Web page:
How do you evaluate a novelist whose works are littered with scathing self-assessments? The Nobel laureate J.M. Coetzee has articulated so many harsh criticisms of himself and his fiction within his own novels that it sometimes seems the only thing left for critics to do is praise him. He’s already got the negatives covered.
In his 2007 novel Diary of a Bad Year, an elderly novelist known as Señor C offers this bracing critique of his own writing: It is “not great-souled, as the Russians would say.” It “lacks generosity, fails to celebrate life, lacks love.” Given Coetzee’s famous remark that “all writing is autobiography,” this reads as a not particularly veiled self-reference. The character also wonders whether the critics who say that he is merely a pedant who dabbles in fiction are actually right.
His 2009 Summertime, an ingeniously structured novel that masquerades as a biography of John Coetzee, offers another spectacle of self-belittlement. The book presents itself as the notes and interview transcripts collected by a young biographer researching the life of Coetzee. The fictional biographer speaks with various people who knew him in many capacities: as lover, colleague, family member. Once again, the portrait that emerges is not flattering: Coetzee looks like “one of those flightless birds; or like an abstracted scientist who had wandered by mistake out of his laboratory. There was an air of seediness about him, too, an air of failure.” As a lover, he’s equally disappointing: “He did not love anybody, he was not built for love… In his lovemaking I now think there was an autistic quality.”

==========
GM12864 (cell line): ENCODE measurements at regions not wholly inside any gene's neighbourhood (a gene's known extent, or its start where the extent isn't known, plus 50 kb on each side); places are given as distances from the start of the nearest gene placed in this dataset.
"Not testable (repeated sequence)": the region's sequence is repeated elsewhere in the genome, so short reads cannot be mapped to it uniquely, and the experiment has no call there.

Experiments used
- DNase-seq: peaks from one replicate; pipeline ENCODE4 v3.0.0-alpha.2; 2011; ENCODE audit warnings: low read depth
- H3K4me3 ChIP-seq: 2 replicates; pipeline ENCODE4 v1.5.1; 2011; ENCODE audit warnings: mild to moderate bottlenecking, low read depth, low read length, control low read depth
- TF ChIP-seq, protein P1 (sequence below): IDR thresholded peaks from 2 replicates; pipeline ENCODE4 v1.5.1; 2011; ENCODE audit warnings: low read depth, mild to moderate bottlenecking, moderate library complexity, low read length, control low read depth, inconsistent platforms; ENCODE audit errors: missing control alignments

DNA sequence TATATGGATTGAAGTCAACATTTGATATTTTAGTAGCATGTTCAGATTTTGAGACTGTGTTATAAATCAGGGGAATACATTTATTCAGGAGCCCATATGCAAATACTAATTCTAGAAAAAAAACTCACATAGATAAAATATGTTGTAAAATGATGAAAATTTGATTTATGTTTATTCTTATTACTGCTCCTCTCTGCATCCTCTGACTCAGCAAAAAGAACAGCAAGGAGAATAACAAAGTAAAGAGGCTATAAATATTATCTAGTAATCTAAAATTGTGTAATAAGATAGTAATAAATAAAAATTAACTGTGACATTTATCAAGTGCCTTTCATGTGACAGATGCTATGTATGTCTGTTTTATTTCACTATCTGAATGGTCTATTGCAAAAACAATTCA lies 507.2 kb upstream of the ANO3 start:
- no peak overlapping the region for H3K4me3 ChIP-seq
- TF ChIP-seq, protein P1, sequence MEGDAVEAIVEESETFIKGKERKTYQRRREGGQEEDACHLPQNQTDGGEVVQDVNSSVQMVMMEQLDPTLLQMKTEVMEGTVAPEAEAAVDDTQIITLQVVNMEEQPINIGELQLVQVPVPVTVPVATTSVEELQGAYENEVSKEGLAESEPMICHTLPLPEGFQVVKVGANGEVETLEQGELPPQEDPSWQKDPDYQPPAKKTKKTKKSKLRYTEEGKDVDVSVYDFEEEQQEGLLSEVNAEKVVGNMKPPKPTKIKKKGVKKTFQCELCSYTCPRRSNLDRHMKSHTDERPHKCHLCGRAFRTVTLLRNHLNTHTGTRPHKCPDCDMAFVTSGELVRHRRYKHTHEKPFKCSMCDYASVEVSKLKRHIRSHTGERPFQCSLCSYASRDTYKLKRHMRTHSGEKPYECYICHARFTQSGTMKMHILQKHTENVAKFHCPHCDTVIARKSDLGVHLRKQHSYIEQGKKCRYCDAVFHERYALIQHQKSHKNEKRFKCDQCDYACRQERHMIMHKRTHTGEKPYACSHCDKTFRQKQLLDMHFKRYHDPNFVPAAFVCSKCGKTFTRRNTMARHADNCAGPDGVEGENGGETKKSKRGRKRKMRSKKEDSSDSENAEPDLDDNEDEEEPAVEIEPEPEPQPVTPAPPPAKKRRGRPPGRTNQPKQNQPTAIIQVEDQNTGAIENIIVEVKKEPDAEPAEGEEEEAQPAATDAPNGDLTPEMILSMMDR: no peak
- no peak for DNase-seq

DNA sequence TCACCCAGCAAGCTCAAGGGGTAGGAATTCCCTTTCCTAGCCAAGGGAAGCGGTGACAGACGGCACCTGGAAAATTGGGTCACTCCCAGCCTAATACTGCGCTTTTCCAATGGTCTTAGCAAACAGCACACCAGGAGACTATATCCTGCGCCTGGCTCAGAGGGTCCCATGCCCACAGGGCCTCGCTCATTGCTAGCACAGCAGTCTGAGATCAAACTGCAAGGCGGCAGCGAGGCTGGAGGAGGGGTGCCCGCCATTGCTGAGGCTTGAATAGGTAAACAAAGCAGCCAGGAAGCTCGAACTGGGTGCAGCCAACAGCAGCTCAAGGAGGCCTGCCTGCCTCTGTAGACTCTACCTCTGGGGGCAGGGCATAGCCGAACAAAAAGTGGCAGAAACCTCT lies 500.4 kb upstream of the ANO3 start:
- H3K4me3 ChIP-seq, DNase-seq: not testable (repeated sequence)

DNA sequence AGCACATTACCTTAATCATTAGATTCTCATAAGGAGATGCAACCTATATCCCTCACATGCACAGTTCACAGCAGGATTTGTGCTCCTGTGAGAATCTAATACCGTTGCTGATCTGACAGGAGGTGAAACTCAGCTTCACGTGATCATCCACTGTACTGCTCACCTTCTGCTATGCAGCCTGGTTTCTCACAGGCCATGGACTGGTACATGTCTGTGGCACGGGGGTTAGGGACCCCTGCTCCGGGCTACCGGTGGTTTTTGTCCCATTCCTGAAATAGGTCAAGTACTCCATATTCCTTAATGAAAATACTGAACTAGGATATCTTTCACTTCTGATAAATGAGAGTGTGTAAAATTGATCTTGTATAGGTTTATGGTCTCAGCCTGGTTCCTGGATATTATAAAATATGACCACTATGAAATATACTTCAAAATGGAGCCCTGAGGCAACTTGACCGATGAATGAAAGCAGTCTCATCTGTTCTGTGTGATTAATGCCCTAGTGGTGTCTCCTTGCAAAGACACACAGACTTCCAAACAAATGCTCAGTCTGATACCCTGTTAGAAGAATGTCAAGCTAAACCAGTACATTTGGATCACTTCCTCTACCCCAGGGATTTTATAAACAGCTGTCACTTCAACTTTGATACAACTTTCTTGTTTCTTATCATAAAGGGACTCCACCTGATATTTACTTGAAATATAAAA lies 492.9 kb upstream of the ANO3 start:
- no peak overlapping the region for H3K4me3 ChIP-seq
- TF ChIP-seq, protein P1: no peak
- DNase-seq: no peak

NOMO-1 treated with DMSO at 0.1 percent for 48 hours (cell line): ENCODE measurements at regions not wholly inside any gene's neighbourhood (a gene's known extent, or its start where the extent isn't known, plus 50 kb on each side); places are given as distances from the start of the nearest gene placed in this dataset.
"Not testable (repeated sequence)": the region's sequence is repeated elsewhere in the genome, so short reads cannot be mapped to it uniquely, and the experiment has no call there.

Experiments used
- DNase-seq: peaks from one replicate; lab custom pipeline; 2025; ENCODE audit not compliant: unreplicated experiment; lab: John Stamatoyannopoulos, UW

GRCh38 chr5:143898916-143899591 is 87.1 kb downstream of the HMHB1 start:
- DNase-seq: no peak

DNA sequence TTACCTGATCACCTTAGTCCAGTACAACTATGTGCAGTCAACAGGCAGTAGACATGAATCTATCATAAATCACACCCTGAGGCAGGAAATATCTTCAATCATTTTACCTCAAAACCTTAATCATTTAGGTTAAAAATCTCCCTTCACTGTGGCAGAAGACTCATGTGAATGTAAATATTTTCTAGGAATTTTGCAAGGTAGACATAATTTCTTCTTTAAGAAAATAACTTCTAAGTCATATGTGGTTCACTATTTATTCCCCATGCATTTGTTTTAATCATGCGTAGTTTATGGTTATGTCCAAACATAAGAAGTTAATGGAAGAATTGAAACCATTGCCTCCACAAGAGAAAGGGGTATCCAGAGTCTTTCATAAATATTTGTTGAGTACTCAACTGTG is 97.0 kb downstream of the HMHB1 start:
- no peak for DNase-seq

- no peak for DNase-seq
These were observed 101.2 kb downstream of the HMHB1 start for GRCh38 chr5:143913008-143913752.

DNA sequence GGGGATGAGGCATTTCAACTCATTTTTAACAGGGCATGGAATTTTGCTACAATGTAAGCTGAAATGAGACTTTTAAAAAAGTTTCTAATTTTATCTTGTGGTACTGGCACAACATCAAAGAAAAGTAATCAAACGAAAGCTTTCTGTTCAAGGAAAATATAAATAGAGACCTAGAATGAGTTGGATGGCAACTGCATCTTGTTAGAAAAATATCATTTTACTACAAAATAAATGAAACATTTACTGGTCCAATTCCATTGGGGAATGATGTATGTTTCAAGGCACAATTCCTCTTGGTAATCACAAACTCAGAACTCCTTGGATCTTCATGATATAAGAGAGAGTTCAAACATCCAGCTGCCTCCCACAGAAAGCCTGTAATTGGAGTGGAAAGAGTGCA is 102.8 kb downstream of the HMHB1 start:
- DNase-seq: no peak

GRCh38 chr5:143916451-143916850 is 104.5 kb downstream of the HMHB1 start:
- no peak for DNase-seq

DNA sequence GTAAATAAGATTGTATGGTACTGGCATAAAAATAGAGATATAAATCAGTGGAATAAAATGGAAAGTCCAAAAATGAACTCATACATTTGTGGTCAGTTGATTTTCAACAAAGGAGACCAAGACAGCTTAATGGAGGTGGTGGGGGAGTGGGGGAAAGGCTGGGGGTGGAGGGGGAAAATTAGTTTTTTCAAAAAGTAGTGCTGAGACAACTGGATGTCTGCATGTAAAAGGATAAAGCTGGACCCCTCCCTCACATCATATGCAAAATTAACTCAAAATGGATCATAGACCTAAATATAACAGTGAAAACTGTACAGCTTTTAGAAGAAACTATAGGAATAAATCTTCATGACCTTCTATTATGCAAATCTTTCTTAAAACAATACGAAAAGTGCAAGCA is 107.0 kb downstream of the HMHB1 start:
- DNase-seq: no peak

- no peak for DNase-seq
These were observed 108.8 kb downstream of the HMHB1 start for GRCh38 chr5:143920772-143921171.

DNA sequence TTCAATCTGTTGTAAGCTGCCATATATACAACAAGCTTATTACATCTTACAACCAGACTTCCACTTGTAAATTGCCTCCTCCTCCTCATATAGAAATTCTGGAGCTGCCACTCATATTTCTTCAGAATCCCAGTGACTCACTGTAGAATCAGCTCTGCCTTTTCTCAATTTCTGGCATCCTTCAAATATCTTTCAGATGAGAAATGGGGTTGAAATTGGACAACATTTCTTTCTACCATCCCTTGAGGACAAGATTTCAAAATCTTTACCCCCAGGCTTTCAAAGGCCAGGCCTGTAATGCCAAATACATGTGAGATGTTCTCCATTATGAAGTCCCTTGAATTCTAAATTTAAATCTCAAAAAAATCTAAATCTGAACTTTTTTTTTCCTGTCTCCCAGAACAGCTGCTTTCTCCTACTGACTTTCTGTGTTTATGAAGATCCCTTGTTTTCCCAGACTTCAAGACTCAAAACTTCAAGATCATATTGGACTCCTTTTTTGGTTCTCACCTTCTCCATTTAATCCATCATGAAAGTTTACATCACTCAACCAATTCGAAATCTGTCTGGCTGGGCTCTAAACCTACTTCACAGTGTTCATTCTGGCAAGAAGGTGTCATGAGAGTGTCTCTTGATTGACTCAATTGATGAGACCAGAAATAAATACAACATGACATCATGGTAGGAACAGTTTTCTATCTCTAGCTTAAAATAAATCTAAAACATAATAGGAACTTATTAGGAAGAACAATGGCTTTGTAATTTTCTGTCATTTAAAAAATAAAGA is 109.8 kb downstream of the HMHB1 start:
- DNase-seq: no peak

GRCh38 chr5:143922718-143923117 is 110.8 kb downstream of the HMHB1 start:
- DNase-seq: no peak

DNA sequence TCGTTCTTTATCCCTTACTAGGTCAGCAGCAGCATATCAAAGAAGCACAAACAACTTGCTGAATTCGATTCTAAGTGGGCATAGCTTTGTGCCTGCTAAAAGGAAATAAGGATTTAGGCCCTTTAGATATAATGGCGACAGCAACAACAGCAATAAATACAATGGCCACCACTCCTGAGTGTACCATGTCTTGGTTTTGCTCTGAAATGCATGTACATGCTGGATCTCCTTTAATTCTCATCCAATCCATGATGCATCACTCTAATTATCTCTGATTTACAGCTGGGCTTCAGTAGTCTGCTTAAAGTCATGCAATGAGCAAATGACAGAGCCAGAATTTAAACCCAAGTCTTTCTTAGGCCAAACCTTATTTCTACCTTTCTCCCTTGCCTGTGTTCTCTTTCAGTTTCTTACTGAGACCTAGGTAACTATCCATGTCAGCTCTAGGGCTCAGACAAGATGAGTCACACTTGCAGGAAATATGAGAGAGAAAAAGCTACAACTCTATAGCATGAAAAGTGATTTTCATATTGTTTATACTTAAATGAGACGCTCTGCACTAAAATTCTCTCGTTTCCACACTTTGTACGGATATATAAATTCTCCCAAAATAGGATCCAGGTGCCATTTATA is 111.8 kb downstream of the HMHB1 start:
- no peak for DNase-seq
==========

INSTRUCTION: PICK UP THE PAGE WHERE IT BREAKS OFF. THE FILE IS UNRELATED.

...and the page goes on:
Coetzee’s dim self-appraisal may be just another manifestation of the broader gloominess that characterizes his view of things. Or it might be a defensive tactic, a way of defusing the sharpest criticisms by making them first himself. But more is at stake here than the self-image of an aging, celebrated novelist. Coetzee’s books dramatize fundamental questions about the possibilities of self-knowledge: Can we trust our own sense of ourselves, or must we attempt to behold ourselves refracted through the many perspectives of those we encounter? Do dark moments of self-doubt and self-loathing stem from a momentary inability to see the truth, or are these moments in fact rare glimpses of a truth we typically ignore?
Two new Coetzee-related books provide new insights into his life and mind. The Good Story: Exchanges on Truth, Fiction, and Psychotherapy, features a wide-ranging discussion between Coetzee and the clinical psychologist Arabella Kurtz on the function of fiction, of both the literary and psychological variety. A new biography by David Attwell, J.M. Coetzee and the Life of Writing, draws on notes and drafts from Coetzee’s archives to interpret the subtle self-exposures of his novels.